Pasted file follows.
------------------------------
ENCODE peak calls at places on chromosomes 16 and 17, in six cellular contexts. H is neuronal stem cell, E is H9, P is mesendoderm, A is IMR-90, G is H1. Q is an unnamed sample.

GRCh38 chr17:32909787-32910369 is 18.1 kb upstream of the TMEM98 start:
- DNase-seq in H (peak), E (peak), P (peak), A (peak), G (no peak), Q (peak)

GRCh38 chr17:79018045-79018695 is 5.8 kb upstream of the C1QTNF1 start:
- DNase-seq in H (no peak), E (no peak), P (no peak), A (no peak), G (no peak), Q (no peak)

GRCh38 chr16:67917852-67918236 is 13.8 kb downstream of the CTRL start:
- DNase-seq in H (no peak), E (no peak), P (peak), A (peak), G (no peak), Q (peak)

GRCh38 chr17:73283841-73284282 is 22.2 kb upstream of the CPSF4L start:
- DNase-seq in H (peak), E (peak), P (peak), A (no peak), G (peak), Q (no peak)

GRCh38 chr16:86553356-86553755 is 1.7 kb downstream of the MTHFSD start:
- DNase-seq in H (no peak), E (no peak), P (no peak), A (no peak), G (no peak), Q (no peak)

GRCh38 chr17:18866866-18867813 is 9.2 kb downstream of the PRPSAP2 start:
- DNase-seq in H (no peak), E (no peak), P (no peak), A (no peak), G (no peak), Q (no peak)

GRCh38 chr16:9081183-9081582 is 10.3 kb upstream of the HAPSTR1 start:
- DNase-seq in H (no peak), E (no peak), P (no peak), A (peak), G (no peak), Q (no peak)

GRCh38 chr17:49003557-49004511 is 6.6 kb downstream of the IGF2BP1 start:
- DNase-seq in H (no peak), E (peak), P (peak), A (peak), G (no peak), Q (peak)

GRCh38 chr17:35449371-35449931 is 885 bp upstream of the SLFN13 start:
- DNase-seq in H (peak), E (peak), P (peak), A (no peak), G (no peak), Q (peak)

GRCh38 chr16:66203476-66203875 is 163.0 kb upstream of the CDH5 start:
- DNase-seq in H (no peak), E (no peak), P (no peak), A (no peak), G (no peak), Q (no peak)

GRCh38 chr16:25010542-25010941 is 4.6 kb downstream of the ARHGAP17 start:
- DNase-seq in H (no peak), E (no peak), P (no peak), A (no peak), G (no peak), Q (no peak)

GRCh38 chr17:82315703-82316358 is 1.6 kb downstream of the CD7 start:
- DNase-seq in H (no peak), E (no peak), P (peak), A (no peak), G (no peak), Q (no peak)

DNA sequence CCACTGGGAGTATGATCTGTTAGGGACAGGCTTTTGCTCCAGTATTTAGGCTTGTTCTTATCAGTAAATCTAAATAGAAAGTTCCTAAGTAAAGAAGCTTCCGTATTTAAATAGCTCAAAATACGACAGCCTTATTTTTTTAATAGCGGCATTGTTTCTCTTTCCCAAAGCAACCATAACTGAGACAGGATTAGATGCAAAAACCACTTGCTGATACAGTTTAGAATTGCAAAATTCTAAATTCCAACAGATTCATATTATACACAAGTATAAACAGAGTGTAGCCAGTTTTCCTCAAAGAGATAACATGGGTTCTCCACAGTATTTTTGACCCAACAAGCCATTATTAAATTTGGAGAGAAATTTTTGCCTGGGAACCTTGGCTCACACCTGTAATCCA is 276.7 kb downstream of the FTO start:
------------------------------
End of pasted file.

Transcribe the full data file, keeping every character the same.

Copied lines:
ENCODE peak calls at places on chromosomes 16 and 17, in six cellular contexts. H is neuronal stem cell, E is H9, P is mesendoderm, A is IMR-90, G is H1. Q is an unnamed sample.

GRCh38 chr17:32909787-32910369 is 18.1 kb upstream of the TMEM98 start:
- DNase-seq in H (peak), E (peak), P (peak), A (peak), G (no peak), Q (peak)

GRCh38 chr17:79018045-79018695 is 5.8 kb upstream of the C1QTNF1 start:
- DNase-seq in H (no peak), E (no peak), P (no peak), A (no peak), G (no peak), Q (no peak)

GRCh38 chr16:67917852-67918236 is 13.8 kb downstream of the CTRL start:
- DNase-seq in H (no peak), E (no peak), P (peak), A (peak), G (no peak), Q (peak)

GRCh38 chr17:73283841-73284282 is 22.2 kb upstream of the CPSF4L start:
- DNase-seq in H (peak), E (peak), P (peak), A (no peak), G (peak), Q (no peak)

GRCh38 chr16:86553356-86553755 is 1.7 kb downstream of the MTHFSD start:
- DNase-seq in H (no peak), E (no peak), P (no peak), A (no peak), G (no peak), Q (no peak)

GRCh38 chr17:18866866-18867813 is 9.2 kb downstream of the PRPSAP2 start:
- DNase-seq in H (no peak), E (no peak), P (no peak), A (no peak), G (no peak), Q (no peak)

GRCh38 chr16:9081183-9081582 is 10.3 kb upstream of the HAPSTR1 start:
- DNase-seq in H (no peak), E (no peak), P (no peak), A (peak), G (no peak), Q (no peak)

GRCh38 chr17:49003557-49004511 is 6.6 kb downstream of the IGF2BP1 start:
- DNase-seq in H (no peak), E (peak), P (peak), A (peak), G (no peak), Q (peak)

GRCh38 chr17:35449371-35449931 is 885 bp upstream of the SLFN13 start:
- DNase-seq in H (peak), E (peak), P (peak), A (no peak), G (no peak), Q (peak)

GRCh38 chr16:66203476-66203875 is 163.0 kb upstream of the CDH5 start:
- DNase-seq in H (no peak), E (no peak), P (no peak), A (no peak), G (no peak), Q (no peak)

GRCh38 chr16:25010542-25010941 is 4.6 kb downstream of the ARHGAP17 start:
- DNase-seq in H (no peak), E (no peak), P (no peak), A (no peak), G (no peak), Q (no peak)

GRCh38 chr17:82315703-82316358 is 1.6 kb downstream of the CD7 start:
- DNase-seq in H (no peak), E (no peak), P (peak), A (no peak), G (no peak), Q (no peak)

DNA sequence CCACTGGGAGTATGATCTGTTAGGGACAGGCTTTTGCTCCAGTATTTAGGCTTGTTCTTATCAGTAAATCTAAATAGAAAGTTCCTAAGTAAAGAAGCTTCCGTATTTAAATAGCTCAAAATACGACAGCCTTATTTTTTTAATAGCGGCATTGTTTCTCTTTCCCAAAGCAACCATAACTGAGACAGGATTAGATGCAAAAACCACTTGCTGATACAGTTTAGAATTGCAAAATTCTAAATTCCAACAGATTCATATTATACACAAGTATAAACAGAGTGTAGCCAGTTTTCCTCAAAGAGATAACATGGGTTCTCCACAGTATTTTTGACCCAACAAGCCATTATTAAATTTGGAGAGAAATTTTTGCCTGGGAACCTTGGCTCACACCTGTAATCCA is 276.7 kb downstream of the FTO start: